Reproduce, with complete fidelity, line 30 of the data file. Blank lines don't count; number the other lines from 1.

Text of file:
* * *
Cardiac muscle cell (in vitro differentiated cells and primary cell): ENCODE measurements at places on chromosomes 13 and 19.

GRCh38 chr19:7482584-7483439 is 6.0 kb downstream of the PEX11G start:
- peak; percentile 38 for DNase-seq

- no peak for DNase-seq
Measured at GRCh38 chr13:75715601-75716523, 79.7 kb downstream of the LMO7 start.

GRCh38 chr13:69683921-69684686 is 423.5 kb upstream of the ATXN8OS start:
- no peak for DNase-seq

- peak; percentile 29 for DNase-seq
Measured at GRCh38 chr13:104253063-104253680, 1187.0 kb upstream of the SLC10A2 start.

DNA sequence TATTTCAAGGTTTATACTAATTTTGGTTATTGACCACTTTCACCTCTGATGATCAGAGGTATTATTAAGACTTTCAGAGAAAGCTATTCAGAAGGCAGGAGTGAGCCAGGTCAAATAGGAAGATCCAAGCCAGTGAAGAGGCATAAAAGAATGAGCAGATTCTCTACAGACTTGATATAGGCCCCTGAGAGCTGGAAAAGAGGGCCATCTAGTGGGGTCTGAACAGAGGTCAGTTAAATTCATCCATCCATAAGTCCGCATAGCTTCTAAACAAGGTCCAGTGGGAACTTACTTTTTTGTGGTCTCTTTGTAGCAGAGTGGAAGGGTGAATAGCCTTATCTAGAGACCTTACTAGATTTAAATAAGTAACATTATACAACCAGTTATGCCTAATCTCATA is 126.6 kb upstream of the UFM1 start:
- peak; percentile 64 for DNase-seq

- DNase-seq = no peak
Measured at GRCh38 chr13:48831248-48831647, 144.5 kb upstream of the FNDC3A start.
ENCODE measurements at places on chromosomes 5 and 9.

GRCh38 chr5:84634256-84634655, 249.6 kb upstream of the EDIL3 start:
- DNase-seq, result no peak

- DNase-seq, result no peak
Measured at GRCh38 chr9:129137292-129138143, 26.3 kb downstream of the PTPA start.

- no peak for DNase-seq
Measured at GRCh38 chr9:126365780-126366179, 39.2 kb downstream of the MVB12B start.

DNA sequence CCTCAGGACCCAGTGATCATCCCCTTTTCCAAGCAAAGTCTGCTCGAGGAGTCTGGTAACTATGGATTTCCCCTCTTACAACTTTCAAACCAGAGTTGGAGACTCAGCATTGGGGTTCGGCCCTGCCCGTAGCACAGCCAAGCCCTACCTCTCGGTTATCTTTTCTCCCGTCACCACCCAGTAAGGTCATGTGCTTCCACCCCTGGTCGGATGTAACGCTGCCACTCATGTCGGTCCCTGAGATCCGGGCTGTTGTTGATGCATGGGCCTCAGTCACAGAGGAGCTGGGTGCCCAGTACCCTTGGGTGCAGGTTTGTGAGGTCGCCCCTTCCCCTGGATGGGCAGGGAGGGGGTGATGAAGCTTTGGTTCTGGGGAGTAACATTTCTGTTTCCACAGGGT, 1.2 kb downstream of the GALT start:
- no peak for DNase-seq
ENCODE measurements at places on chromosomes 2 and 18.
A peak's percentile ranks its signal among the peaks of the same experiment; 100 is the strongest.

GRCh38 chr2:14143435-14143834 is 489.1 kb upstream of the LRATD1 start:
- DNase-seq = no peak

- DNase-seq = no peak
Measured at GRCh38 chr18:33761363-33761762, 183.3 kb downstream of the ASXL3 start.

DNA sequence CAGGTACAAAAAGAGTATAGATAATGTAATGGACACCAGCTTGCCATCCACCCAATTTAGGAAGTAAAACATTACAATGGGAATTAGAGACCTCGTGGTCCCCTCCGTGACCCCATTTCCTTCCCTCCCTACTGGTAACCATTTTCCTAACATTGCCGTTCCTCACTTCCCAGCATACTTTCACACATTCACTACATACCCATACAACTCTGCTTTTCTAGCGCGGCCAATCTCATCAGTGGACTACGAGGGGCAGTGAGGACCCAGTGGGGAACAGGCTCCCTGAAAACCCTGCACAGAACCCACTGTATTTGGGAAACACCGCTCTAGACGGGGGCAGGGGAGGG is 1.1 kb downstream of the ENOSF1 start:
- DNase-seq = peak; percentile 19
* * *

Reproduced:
- DNase-seq = peak; percentile 19